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1 Introduction
 1.1 Introduction to the toric package
 1.2 Introduction to constructing toric varieties

1 Introduction

1.1 Introduction to the toric package

This manual describes the toric package for working with toric varieties in GAP. Toric varieties can be dealt with more easily than general varieties since often times questions about a toric variety can be reformulated in terms of combinatorial geometry. Some coding theory commands related to toric varieties are contained in the error-correcting codes GUAVA package (for example, the command ToricCode). We refer to the GUAVA manual [CM09] and the expository paper [JV02] for more details.

The toric package also contains several commands unrelated to toric varieties (mostly for list manipulations). These will not be described in this documention but they are briefly documented in the lib/ file.

toric is implemented in the GAP language, and runs on any system supporting GAP4.3 and above. The toric package is loaded with the command

 gap> LoadPackage( "toric" ); 

Please send bug reports, suggestions and other comments about toric to

1.2 Introduction to constructing toric varieties

Rather than sketch the theory of toric varieties, we refer to [JV02] and [Ful93] for details. However, we briefly describe some terminology and notation.

1.2-1 Generalities

Let F denote a field and R=F [x_1,...,x_n] be a ring in n variables. A binomial equation in R is one of the form


where k_i ≥ 0, ℓ_j ≥ 0 are integers. A binomial variety is a subvariety of affine n-space A_F^n defined by a finite set of binomial equations (such a variety need not be normal). A typical ``toric variety'' is binomial, though they will be introduced via an a priori independent construction. The basic idea of the construction is to replace each such binomial equation as above by a relation in a semigroup contained in a lattice and replace R by the ``group algebra'' of this semigroup. By the way, a toric variety is always normal (see for example, [Ful93], page 29).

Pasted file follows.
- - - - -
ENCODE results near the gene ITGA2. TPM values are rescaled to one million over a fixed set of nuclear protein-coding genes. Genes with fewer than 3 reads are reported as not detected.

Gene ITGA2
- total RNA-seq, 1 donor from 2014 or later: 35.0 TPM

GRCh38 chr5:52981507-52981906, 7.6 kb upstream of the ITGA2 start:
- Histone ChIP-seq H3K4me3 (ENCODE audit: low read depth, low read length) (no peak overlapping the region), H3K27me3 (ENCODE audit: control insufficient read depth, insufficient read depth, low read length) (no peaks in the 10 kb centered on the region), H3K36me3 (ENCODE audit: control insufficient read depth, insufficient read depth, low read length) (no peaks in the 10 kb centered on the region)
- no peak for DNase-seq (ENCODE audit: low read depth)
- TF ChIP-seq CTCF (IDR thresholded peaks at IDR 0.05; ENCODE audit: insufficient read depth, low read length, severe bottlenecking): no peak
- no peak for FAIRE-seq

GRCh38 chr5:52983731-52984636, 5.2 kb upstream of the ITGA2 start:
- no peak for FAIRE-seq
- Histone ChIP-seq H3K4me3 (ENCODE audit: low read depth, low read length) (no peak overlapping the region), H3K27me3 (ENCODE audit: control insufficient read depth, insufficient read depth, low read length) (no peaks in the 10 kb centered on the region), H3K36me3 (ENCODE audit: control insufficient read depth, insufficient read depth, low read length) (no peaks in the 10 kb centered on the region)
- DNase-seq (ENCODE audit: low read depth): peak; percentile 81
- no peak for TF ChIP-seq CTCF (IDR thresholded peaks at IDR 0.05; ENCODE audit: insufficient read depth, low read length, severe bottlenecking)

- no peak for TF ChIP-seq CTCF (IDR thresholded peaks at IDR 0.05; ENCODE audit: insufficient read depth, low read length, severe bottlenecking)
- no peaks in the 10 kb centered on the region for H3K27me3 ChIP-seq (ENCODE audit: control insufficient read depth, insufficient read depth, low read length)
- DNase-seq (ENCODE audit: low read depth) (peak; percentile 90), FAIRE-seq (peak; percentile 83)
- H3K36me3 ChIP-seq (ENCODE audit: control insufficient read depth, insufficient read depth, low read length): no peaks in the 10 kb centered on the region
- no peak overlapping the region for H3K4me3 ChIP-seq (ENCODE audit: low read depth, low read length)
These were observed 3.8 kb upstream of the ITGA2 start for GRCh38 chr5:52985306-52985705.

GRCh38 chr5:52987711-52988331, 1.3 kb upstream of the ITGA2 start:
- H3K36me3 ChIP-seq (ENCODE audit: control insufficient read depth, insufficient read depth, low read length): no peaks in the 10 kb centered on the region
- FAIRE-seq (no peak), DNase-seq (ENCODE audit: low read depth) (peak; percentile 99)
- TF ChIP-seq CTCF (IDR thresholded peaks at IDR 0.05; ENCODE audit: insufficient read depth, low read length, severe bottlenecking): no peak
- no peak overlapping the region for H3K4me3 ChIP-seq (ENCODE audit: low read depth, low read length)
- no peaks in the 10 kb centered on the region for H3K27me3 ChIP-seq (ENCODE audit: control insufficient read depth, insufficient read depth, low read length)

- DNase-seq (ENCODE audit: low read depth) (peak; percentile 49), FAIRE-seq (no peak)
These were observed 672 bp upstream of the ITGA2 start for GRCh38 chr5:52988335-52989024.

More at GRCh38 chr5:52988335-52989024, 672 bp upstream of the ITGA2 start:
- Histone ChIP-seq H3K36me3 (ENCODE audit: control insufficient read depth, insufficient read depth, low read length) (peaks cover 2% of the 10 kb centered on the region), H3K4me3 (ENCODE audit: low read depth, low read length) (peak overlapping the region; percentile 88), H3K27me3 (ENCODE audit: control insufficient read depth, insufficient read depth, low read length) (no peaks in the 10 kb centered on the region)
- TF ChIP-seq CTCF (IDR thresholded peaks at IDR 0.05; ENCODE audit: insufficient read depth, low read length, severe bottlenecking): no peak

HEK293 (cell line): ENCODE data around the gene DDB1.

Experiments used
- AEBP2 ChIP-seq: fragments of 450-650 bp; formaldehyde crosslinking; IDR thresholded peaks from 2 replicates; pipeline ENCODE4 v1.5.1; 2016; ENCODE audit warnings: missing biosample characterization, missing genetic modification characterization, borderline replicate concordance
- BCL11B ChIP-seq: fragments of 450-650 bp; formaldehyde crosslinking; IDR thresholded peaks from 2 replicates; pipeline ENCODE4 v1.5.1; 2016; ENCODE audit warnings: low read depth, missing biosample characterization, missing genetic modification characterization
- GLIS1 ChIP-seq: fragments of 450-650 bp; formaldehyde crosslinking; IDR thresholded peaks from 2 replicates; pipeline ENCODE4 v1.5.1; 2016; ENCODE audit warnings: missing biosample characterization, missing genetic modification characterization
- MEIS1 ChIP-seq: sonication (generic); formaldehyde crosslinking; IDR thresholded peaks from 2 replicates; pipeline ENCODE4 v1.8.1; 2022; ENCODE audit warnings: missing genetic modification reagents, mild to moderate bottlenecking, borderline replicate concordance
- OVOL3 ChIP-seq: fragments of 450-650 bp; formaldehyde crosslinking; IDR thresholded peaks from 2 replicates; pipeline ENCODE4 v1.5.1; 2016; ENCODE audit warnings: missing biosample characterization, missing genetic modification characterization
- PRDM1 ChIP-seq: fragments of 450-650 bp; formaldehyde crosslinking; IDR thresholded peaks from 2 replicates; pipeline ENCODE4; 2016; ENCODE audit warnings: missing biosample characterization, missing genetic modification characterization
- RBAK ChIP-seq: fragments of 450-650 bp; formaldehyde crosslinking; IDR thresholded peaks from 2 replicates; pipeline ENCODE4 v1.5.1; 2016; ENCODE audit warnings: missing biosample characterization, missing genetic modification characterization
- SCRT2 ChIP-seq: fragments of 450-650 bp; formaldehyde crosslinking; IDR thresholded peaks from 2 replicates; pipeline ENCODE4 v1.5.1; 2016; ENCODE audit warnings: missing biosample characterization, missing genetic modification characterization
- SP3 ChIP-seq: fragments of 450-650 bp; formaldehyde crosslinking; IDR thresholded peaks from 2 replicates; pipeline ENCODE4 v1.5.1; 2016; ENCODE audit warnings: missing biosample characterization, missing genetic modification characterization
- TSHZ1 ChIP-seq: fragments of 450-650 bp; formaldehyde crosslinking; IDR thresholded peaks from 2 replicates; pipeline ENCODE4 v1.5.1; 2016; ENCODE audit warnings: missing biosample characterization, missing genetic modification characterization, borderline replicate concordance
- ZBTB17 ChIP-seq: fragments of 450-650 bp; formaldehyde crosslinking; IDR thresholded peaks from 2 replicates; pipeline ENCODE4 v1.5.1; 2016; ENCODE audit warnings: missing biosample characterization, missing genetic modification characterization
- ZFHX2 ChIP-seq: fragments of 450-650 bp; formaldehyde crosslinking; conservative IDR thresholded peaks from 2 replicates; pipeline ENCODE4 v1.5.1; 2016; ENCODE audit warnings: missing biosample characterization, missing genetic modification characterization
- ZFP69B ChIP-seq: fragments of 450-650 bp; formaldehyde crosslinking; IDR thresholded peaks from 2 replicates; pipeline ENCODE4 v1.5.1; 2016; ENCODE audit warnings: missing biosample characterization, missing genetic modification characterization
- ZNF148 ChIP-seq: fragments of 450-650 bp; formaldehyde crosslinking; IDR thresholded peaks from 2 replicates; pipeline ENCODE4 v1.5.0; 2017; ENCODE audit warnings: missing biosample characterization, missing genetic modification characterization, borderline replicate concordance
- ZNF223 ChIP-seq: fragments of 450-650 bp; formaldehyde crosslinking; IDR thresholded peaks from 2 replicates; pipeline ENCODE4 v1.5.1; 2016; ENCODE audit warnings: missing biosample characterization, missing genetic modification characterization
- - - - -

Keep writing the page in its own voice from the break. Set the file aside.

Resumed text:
1.2-2 Basic combinatorial geometry constructions

Let Q denote the field of rational numbers and Z denote the set of integers. Let n>1 denote an integer.

Let V=Q^n having basis f_1=(1,0,...,0), ..., f_n=(0,...,0,1). Let L_0=Z^n⊂ V be the standard lattice in V. We identify V and L_0⊗_Z Q. We use ⟨ , ⟩ to denote the (standard) inner product on V. Let

L_0^*={\rm Hom}(L_0,Z)=\{ v\in V\ |\ \langle v,w \rangle \in Z, \ \forall w\in L_0\}

denote the dual lattice, so (fixing the standard basis e_1^*,...,e_n^* dual to the f_1,...,f_n) L_0^* may be identified with Z^n.

A cone in V is a set σ of the form

\sigma=\{a_1v_1+...+a_mv_m\ |\ a_i\geq 0\}\subset V,

where v_1,...,v_m ∈ V is a given collection of vectors, called (semigroup) generators of σ. A rational cone is one where v_1,...,v_m ∈ L_0. A strongly convex cone is one which contains no lines through the origin.

By abuse of terminology, from now on a cone of L_0 is a strongly convex rational cone.

A face of a cone σ is either σ itself or a subset of the form H∩ σ, where H is a codimension one subspace of V which intersects the cone non-trivially and such that the cone is contained in exactly one of the two half-spaces determined by H. A ray (or edge) of a cone is a one-dimensional face. Typically, cones are represented in toric by the list of vectors defining their rays. The dimension of a cone is the dimension of the vector space it spans. The toric package can test if a given vector is in a given cone (see InsideCone).

If σ is a cone then the dual cone is defined by

\sigma^* =\{w \in L_0^*\otimes Q \ |\ \langle v,w \rangle \geq 0,\ \forall v\in \sigma\}.

The toric package can test if a vector is in the dual of a given cone (see InDualCone).

Associate to the dual cone σ^* is the semigroup

S_\sigma =\sigma^*\cap L_0^* =\{w\in L_0^* \ |\ \langle v,w\rangle \geq 0,\ \forall v\in \sigma\}.

Though L_0^* has $n$ generators as a lattice, typically S_σ will have more than n generators as a semigroup. The toric package can compute a minimal list of semigroup generators of S_σ (see DualSemigroupGenerators).

A fan is a collection of cones which ``fit together'' well. A fan in L_0 is a set ∆={σ } of rational strongly convex cones in V= L_0 ⊗ Q such that

In particular, the face of a cone in a fan is a cone is the fan.

If V is the (set-theoretic) union of the cones in then we call the fan complete. We shall assume that all fans are finite. A fan is determined by its list of maximal cones.